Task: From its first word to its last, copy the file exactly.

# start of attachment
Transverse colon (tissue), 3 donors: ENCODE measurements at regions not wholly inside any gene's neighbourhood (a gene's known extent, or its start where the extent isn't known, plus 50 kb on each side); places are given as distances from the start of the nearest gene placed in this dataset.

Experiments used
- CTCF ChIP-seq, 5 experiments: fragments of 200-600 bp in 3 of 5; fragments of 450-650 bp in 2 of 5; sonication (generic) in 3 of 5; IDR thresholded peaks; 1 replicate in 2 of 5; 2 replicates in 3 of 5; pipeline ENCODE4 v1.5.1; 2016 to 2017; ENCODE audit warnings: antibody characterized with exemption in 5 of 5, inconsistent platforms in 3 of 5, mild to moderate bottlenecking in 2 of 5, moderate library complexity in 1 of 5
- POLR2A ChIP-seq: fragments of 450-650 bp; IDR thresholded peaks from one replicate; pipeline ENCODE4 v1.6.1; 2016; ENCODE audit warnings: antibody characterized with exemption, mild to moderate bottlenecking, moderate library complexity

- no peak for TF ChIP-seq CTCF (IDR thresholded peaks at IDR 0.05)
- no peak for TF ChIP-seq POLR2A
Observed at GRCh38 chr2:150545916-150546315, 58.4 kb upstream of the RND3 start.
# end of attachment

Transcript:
Transverse colon (tissue), 3 donors: ENCODE measurements at regions not wholly inside any gene's neighbourhood (a gene's known extent, or its start where the extent isn't known, plus 50 kb on each side); places are given as distances from the start of the nearest gene placed in this dataset.

Experiments used
- CTCF ChIP-seq, 5 experiments: fragments of 200-600 bp in 3 of 5; fragments of 450-650 bp in 2 of 5; sonication (generic) in 3 of 5; IDR thresholded peaks; 1 replicate in 2 of 5; 2 replicates in 3 of 5; pipeline ENCODE4 v1.5.1; 2016 to 2017; ENCODE audit warnings: antibody characterized with exemption in 5 of 5, inconsistent platforms in 3 of 5, mild to moderate bottlenecking in 2 of 5, moderate library complexity in 1 of 5
- POLR2A ChIP-seq: fragments of 450-650 bp; IDR thresholded peaks from one replicate; pipeline ENCODE4 v1.6.1; 2016; ENCODE audit warnings: antibody characterized with exemption, mild to moderate bottlenecking, moderate library complexity

- no peak for TF ChIP-seq CTCF (IDR thresholded peaks at IDR 0.05)
- no peak for TF ChIP-seq POLR2A
Observed at GRCh38 chr2:150545916-150546315, 58.4 kb upstream of the RND3 start.